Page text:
Applied Health Economics and Health Policy

, Volume 13, Issue 5, pp 493–506 | Cite as

A Cost-effectiveness Analysis of Antipsychotics for Treatment of Schizophrenia in Uganda

  • Solomon J. Lubinga
  • Byamah B. Mutamba
  • Angelo Nganizi
  • Joseph B. Babigumira
Original Research Article

Abstract

Background

Reductions in prices following the expiry of patents on second-generation antipsychotics means that they could be made available to patients with schizophrenia in low-income countries. In this study we examine the cost effectiveness of antipsychotics for schizophrenia in Uganda.

Methods

We developed a decision-analytic 10-state Markov model to represent the clinical and treatment course of schizophrenia and the experience of the average patient within the Uganda healthcare system. The model was run for a base population of 25-years-old patients attending Butabika National Referral Mental Hospital, in annual cycles over a lifetime horizon. Parameters were derived from a primary chart abstraction study, a local community pharmacy survey, published literature, and expert opinion where necessary. We computed mean disability-adjusted life-years (DALYs) and costs (in US$ 2012) for each antipsychotic, incremental cost, and DALYs averted as well as incremental cost-effectiveness ratios (ICERs).

Results

In the base-case analysis, mean DALYs were highest with chlorpromazine (27.608), followed by haloperidol (27.563), while olanzapine (27.552) and risperidone had the lowest DALYs (27.557). Expected costs were highest with quetiapine (US$4943), and lowest with risperidone (US$4424). Compared to chlorpromazine, haloperidol was a dominant option (i.e. it was less costly and more effective); and risperidone was dominant over both haloperidol and quetiapine. The ICER comparing olanzapine to risperidone was US$5868 per DALY averted.

Conclusion

When choosing between first-generation antipsychotics, clinicians should consider haloperidol as the first-line agent for schizophrenia. However, overall, risperidone is a cost-saving strategy; policymakers should consider its addition to essential medicines lists for treatment of schizophrenia in Uganda.

References

  1. 1.
    Howes OD, Murray RM. Schizophrenia: an integrated sociodevelopmental-cognitive model. Lancet. 2014;383(9929):1677–87. doi:10.1016/s0140-6736(13)62036-x.PubMedCentralCrossRefPubMedGoogle Scholar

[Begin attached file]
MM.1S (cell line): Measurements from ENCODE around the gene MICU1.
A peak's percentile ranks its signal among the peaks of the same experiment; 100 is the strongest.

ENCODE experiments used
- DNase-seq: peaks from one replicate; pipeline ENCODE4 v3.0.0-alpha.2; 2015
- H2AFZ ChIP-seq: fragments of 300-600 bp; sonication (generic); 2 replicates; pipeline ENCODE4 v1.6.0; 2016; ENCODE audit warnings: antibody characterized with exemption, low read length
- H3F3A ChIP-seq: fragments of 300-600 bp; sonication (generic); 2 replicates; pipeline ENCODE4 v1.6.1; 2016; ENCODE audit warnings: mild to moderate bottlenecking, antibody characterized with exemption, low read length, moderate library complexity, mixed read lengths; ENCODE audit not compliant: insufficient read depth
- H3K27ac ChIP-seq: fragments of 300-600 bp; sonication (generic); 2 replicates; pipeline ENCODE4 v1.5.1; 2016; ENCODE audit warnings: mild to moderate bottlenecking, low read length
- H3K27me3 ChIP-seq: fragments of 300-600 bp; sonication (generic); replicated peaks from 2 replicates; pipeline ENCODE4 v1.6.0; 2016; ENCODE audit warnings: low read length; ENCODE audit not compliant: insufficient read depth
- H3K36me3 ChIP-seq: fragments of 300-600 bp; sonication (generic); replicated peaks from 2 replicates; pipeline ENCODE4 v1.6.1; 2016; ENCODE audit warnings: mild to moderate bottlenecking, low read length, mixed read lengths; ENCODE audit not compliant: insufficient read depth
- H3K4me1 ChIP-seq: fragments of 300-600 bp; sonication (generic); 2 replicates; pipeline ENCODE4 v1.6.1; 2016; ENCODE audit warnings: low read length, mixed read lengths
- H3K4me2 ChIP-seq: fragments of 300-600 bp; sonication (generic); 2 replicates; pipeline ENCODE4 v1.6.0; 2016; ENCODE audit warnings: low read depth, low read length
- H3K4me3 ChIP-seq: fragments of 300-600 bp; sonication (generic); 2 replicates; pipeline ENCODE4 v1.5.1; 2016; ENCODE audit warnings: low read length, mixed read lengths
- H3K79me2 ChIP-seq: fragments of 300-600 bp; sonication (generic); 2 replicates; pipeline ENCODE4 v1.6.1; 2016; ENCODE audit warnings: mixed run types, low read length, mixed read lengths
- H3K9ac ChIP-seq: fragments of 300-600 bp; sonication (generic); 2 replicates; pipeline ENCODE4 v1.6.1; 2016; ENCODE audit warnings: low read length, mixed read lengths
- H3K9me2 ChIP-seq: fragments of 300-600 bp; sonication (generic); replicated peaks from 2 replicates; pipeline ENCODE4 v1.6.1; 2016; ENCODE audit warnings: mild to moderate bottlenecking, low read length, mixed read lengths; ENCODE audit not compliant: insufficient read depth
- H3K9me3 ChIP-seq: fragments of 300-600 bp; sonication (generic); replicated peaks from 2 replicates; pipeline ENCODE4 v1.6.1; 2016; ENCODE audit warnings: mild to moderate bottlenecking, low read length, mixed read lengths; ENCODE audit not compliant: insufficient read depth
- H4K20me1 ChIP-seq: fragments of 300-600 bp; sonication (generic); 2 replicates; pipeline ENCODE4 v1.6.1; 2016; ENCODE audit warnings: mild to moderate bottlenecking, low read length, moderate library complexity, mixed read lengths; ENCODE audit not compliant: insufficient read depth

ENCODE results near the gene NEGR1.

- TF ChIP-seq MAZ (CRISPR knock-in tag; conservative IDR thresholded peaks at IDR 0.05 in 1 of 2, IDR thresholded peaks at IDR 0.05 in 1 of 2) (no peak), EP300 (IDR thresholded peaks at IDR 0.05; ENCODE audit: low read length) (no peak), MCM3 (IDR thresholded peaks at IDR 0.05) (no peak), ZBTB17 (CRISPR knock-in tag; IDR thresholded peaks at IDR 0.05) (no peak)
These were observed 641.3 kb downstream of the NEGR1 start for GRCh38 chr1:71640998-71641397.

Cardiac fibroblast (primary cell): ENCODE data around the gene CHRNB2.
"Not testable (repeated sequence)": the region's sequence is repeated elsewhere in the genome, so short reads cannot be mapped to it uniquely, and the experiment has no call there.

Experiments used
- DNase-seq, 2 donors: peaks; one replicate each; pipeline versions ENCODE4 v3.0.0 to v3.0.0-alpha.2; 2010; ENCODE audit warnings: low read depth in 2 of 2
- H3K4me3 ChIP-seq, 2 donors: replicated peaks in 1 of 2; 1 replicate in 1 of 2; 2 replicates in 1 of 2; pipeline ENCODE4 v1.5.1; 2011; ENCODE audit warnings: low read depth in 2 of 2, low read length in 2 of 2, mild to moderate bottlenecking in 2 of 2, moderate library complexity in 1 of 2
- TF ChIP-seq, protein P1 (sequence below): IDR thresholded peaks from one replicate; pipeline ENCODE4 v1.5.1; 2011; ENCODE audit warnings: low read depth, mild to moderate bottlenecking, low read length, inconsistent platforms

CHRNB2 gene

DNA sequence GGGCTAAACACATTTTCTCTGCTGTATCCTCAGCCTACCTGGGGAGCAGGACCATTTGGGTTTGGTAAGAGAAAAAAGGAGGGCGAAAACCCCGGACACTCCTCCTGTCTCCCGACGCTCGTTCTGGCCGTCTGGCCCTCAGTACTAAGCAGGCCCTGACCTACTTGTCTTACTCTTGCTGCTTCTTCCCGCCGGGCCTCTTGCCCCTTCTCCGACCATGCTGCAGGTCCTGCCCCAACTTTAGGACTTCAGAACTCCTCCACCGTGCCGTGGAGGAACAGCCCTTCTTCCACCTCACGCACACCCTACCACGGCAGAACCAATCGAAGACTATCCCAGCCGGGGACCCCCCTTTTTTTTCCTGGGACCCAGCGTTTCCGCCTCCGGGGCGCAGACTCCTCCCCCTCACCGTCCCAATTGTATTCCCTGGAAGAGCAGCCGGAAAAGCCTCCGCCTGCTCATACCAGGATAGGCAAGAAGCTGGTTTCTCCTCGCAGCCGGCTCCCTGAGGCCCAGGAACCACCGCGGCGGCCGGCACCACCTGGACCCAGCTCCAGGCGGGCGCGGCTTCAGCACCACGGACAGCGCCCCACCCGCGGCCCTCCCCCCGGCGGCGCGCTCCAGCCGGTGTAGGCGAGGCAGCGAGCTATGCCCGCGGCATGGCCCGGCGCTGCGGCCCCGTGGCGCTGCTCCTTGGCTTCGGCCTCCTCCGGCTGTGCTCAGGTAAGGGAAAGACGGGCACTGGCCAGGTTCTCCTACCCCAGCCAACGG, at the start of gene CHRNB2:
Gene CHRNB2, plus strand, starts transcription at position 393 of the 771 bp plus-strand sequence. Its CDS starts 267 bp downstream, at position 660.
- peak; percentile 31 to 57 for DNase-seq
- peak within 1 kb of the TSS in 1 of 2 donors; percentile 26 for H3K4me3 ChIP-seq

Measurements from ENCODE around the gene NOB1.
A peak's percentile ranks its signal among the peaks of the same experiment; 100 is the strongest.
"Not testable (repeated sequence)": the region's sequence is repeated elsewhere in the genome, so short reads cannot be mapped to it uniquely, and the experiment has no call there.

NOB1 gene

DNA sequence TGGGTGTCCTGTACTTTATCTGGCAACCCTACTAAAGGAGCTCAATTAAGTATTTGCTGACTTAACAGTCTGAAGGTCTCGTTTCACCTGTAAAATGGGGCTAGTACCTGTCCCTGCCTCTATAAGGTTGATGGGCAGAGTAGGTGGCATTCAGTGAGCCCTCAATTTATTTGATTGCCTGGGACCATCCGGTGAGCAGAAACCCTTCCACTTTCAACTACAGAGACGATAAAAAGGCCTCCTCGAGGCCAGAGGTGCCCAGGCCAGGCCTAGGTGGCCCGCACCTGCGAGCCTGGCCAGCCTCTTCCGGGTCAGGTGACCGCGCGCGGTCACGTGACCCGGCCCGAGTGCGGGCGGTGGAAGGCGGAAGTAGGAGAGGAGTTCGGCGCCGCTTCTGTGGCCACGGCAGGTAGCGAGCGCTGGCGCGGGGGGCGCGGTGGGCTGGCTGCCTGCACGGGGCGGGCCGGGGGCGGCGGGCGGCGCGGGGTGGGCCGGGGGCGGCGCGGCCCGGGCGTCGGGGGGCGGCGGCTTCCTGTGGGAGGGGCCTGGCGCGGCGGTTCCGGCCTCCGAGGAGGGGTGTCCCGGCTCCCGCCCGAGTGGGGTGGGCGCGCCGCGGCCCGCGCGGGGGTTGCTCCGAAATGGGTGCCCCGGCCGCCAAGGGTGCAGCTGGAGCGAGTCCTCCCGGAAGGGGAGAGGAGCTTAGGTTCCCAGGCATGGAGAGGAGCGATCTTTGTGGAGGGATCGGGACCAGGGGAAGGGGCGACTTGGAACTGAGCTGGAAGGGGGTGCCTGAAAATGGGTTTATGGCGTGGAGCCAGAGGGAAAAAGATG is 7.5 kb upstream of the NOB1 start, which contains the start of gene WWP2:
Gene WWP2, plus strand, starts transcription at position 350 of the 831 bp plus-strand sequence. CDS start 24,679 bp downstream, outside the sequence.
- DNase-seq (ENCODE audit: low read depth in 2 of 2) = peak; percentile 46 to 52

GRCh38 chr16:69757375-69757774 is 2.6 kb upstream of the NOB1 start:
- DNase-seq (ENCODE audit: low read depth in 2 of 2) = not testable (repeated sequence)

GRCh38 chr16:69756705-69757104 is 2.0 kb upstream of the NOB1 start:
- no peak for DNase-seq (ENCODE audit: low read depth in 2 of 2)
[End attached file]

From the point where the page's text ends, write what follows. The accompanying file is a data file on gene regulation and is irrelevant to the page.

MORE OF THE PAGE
2. 2.
    Jablensky A. The 100-year epidemiology of schizophrenia. Schizophr Res. 1997;28(2–3):111–25. doi:10.1016/S0920-9964(97)85354-6.CrossRefPubMedGoogle Scholar
  3. 3.
    Murray CJ, Vos T, Lozano R, Naghavi M, Flaxman AD, Michaud C, et al. Disability-adjusted life years (DALYs) for 291 diseases and injuries in 21 regions, 1990–2010: a systematic analysis for the Global Burden of Disease Study 2010. Lancet. 2012;380(9859):2197–223. doi:10.1016/s0140-6736(12)61689-4.CrossRefPubMedGoogle Scholar
  4. 4.
    Whiteford HA, Degenhardt L, Rehm J, Baxter AJ, Ferrari AJ, Erskine HE, et al. Global burden of disease attributable to mental and substance use disorders: findings from the Global Burden of Disease Study 2010. Lancet. 2013;382(9904):1575–86. doi:10.1016/s0140-6736(13)61611-6.CrossRefPubMedGoogle Scholar
  5. 5.
    Saha S, Chant D, McGrath J. A systematic review of mortality in schizophrenia: is the differential mortality gap worsening over time? Arch Gen Psychiatry. 2007;64(10):1123–31. doi:10.1001/archpsyc.64.10.1123.CrossRefPubMedGoogle Scholar
  6. 6.
    Laursen TM, Nordentoft M, Mortensen PB. Excess early mortality in schizophrenia. Annu Rev Clin Psychol. 2014;10:425–48. doi:10.1146/annurev-clinpsy-032813-153657.CrossRefPubMedGoogle Scholar
  7. 7.
    Goeree R, Farahati F, Burke N, Blackhouse G, O’Reilly D, Pyne J, et al. The economic burden of schizophrenia in Canada in 2004. Curr Med Res Opin. 2005;21(12):2017–28. doi:10.1185/030079905x75087.CrossRefPubMedGoogle Scholar
  8. 8.
    Knapp M, Mangalore R, Simon J. The global costs of schizophrenia. Schizophr Bull. 2004;30(2):279–93.CrossRefPubMedGoogle Scholar
  9. 9.
    Awad AG, Voruganti LN. The burden of schizophrenia on caregivers: a review. Pharmacoeconomics. 2008;26(2):149–62.CrossRefPubMedGoogle Scholar
  10. 10.
    van Os J, Kapur S. Schizophrenia. Lancet. 2009;374(9690):635–45. doi:10.1016/s0140-6736(09)60995-8.CrossRefPubMedGoogle Scholar
  11. 11.
    Leucht S, Pitschel-Walz G, Abraham D, Kissling W. Efficacy and extrapyramidal side-effects of the new antipsychotics olanzapine, quetiapine, risperidone, and sertindole compared to conventional antipsychotics and placebo. A meta-analysis of randomized controlled trials. Schizophr Res. 1999;35(1):51–68.CrossRefPubMedGoogle Scholar
  12. 12.
    Leucht S, Corves C, Arbter D, Engel RR, Li C, Davis JM. Second-generation versus first-generation antipsychotic drugs for schizophrenia: a meta-analysis. Lancet. 2009;373(9657):31–41. doi:10.1016/s0140-6736(08)61764-x.CrossRefPubMedGoogle Scholar
  13. 13.
    Rukat A, Musisi S, Strohle A, Mundt AP. Prescription patterns of psychotropic medications for the treatment of psychotic disorders in the largest mental health institutions of Uganda. J Clin Psychopharmacol. 2014;34(5):571–6. doi:10.1097/jcp.0000000000000166.CrossRefPubMedGoogle Scholar
  14. 14.
    Albright B. Three key antipsychotics lose patent protection. Behav Healthc. 2012;32(2):44–5.PubMedGoogle Scholar
  15. 15.